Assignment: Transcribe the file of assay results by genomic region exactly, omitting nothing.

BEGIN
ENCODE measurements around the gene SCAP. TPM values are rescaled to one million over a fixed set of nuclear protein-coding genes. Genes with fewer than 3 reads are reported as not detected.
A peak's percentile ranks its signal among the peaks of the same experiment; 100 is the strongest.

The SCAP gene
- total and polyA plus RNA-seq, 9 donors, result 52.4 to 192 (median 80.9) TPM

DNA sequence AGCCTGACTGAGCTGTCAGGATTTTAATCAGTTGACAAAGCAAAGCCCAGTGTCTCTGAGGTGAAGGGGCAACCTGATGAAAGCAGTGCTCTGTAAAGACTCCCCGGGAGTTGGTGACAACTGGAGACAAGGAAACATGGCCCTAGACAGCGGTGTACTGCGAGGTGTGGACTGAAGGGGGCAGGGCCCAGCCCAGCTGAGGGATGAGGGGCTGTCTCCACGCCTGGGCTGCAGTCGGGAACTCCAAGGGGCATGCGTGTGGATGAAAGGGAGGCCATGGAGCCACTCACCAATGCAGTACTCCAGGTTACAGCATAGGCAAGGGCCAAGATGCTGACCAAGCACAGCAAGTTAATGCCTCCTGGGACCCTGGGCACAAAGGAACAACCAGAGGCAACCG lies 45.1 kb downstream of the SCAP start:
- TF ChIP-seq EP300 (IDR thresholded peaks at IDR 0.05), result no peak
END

ENCODE measurements around the gene SCAP. TPM values are rescaled to one million over a fixed set of nuclear protein-coding genes. Genes with fewer than 3 reads are reported as not detected.
A peak's percentile ranks its signal among the peaks of the same experiment; 100 is the strongest.

The SCAP gene
- total and polyA plus RNA-seq, 9 donors, result 52.4 to 192 (median 80.9) TPM

DNA sequence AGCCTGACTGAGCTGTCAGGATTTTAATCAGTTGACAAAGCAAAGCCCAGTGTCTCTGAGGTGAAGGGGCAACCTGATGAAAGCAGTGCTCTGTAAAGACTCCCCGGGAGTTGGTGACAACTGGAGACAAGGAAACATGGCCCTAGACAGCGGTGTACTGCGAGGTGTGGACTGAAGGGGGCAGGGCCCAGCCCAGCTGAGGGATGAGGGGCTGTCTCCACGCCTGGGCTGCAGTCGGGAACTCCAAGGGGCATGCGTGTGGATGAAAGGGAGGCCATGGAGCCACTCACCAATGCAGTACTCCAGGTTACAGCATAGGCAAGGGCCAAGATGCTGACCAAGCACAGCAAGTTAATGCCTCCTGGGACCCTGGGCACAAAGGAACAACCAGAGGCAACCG lies 45.1 kb downstream of the SCAP start:
- TF ChIP-seq EP300 (IDR thresholded peaks at IDR 0.05), result no peak